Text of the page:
Goal 2: Reduce Human Disease

The 'other' circulation system - the lymphatic system needs the attention the blood circulation system receives.

Much is still unknown about the lymphatic system. No medical specialist owns it. NHLBI and NCI could work together on understanding lymphatic disease in the direction of understanding how metastasis spreads disease. NHLBI can help by establishing a unit to organize research interest in such an important body system in health and disease.

Submitted by (@jayfk20)

Is this idea a Compelling Question (CQ) or Critical Challenge (CC)? : Critical Challenge (CC)

Details on the impact of addressing this CQ or CC :

Understanding the lymphatic system and how metastasis facilitates it as a highway to spread disease could save many lives.

Feasibility and challenges of addressing this CQ or CC :

There are several lymphatic diseases such as lymphangiomatosis - which are complex and systemic - through the study of which, we can learn the role the lymphatic system plays in disease - beyond the well-known essential functions of fat absorption, the immune response and in maintaining fluid balance.

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Goal 2: Reduce Human Disease

Adequately powered clinical trials

Pragmatic and adequately powered clinical trials are an ongoing challenge.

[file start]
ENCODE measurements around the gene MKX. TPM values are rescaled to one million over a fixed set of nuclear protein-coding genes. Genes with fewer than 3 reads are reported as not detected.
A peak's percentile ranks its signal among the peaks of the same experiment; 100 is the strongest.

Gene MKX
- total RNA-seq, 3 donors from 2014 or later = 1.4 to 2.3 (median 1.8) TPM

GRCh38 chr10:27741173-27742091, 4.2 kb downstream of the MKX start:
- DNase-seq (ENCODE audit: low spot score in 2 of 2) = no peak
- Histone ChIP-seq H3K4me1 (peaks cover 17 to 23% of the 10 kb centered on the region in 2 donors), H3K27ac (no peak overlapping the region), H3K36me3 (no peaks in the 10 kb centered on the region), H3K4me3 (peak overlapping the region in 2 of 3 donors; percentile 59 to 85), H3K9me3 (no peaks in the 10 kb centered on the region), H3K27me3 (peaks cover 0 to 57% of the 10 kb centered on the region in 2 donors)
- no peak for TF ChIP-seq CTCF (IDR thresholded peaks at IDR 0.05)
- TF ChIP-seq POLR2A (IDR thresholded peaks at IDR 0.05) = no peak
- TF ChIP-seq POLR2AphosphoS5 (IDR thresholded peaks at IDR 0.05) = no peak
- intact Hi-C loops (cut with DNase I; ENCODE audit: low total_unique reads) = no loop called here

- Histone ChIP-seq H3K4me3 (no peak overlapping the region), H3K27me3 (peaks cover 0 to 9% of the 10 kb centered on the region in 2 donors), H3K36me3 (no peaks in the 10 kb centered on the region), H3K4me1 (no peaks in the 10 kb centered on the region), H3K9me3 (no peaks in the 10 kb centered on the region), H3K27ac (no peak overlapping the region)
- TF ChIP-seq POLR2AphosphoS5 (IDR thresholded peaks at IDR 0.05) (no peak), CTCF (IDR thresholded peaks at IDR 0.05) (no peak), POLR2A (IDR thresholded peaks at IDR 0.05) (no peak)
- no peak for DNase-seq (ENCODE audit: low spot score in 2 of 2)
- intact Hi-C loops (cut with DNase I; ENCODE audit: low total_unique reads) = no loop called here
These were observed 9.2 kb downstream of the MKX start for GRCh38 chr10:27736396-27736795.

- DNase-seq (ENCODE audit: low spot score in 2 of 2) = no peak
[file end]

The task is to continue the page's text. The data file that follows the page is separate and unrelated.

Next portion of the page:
­Develop new tools to facilitate identification and recruitment of subjects, remote/wireless data collection, and functional measures.

Submitted by (@societyforvascularsurgery)

Is this idea a Compelling Question (CQ) or Critical Challenge (CC)? : Critical Challenge (CC)

Name of idea submitter and other team members who worked on this idea : Society for Vascular Surgery

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Goal 2: Reduce Human Disease

Reducing Variability in Outcomes from Out of Hospital Cardiac Arrest

Out of hospital cardiac arrest remains a major cause of mortality in the United States and there is a large variability in survival within communities. We need to better understand the reasons for this variability which include patient, event, EMS system and care processes and work as a nation to reduce the variability but adopting best practices and actively addressing the barriers to change which can be social, cultural, ...more »

Submitted by (@dayam0)

Is this idea a Compelling Question (CQ) or Critical Challenge (CC)? : Critical Challenge (CC)

Details on the impact of addressing this CQ or CC :

If we could reduce variability, we would save more lives and also enhance the chain of survival in our communities

Feasibility and challenges of addressing this CQ or CC :

will require that we connect multiple parts of the community including the population at risk, public health services and the health care system which is not always easy in silo systems or fragmented health care systems

Name of idea submitter and other team members who worked on this idea : Mohamud Daya

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Goal 1: Promote Human Health

THE RELEVANCE OF PREVENTION TRIALS